To kick off this review, I’ll preface it with this: I started a thread, on this site, that notoriously became the “Beats hate thread” everyone is familiar with. At that point in my life, I hated everything that had the Beats branding on it (and still do, for the most part). That being said, here I am with a pair of Pros on my head and I couldn’t be happier. And in this review, I will tell you why.
I’ll start with the build quality and comfort. So far, I have no faults with their build. They feel very solid; very sturdy. The aluminium make of the headphone is very nice, and the overall look is striking [if you’re into looking like a ****]. However, there are some things that could be improved. The comfort is abysmal. If worn incorrectly, your ears will grow tired after a few minutes. This is because of how ******* heavy the headphones are. Grado headphones are more comfortable if you are wearing the Pros improperly. I have fixed my comfort problems by resting my ears slightly outside the inlay, so they aren’t in the cups. Oh, and isolation is great! In a busy city like Montreal, I couldn’t hear a lot of outside noise.
Right, now for sound. I can expect to get some flak for this, but I think they sound great. Granted, these things are roughly two years old so they have plenty of burn-in (if you believe in that sort of thing). If you aren’t in love with bass, run. Run as fast as you can away from these headphones as bass is their specialty. Oh, do these headphones ever represent bass well. For the most part, it is there when it needs to be. On some hip-hop songs, the bass does bleed into the mids, but I haven’t heard it on songs that don’t need a lot of bass.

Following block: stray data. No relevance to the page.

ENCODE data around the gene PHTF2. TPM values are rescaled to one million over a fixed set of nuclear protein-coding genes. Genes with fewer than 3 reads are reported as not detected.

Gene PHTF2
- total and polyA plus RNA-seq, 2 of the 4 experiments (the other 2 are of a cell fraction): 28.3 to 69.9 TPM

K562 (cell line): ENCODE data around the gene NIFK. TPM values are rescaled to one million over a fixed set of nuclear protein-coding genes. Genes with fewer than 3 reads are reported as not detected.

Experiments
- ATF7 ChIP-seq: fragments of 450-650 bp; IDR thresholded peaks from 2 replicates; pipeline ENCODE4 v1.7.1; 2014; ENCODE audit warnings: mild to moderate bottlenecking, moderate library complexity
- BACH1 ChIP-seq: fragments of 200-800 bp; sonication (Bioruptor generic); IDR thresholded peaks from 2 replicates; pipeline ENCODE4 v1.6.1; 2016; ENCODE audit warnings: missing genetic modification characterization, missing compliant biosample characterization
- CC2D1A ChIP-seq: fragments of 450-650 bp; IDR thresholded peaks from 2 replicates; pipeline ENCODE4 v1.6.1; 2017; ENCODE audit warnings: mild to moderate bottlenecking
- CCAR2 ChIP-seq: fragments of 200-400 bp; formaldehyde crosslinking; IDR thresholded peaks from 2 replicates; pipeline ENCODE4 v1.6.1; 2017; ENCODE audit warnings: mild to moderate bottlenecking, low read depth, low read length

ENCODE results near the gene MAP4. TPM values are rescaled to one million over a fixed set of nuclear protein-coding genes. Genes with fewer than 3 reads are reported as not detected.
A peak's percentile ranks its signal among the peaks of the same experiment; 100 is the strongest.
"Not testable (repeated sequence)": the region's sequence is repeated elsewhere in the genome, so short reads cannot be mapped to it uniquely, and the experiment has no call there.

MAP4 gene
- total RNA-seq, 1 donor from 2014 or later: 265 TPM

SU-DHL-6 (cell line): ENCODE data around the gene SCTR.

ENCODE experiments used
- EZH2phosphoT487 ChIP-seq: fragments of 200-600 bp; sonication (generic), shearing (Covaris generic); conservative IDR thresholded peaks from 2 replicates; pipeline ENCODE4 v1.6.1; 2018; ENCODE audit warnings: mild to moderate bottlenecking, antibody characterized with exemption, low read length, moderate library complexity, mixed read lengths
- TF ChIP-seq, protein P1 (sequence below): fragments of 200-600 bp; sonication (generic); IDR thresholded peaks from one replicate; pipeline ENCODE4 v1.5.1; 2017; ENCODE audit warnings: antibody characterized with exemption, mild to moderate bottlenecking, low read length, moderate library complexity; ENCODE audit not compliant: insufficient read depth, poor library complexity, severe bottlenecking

The mids on the Pros are decent. They certainly aren’t the best, but the mids aren’t the worst I’ve ever heard. Detailing and texturing is done well enough. A phenomenon I have been having with the mids on these is this: they seem to adapt to songs that have more vocals than others. Take metal for instance: guitar and drums are usually more prominent than the vocals, so the Pros have a V-shaped sound signature. This isn’t the case if I were to listen to some hip-hop or pop: in those genres the vocals are pushed to the front, almost as if they are bleeding into the highs. It was a shocking discovery. The only other time I can remember this happening is with the Earsonic SM3.
For the treble heads out there, you will be disappointed: this is the Pros weak spot. They draw the line between sibilant and bright, with a dash of sparkle here and there. I certainly wouldn’t say they are the worse, but to say they are the best is laughable. I have had IEMs that outperform the treble on these by a mile (EX600 and e-Q5 come to mind).
Soundstage… hm. It’s good. It isn’t spectacular. Trying to describe it is hard as it changes with what I’m listening to. When I’m listening to metal, it’s in your face and quite small, but when I switch to some dream pop it’s very spacious and 3D. It’s different, to say the least. A lot like the SM3 in a lot of ways, where you are put in the middle of it all, with the instruments orbiting your head. That might sound odd, but anyone that has ever listened to the SM3 should know what I’m talking about.
So, would I buy these if I hadn’t purchased them for a reasonable price? Hell no. $400 is absolutely ridiculous for these. Sure, they are great for $250 or less, but in the $400 range you are looking at the likes of the HE-400 and Pro 900. But that isn’t what these are intended for. The Pros can be driven out of an iPod. Driven spectacularly, I might add. Their impedance is quite low, so most portable devices can drive them without fault. And that’s really the beauty of these headphones. External amps aren’t needed, so you don’t have to look like a terrorist when you pull a brick of electronics out of your pocket.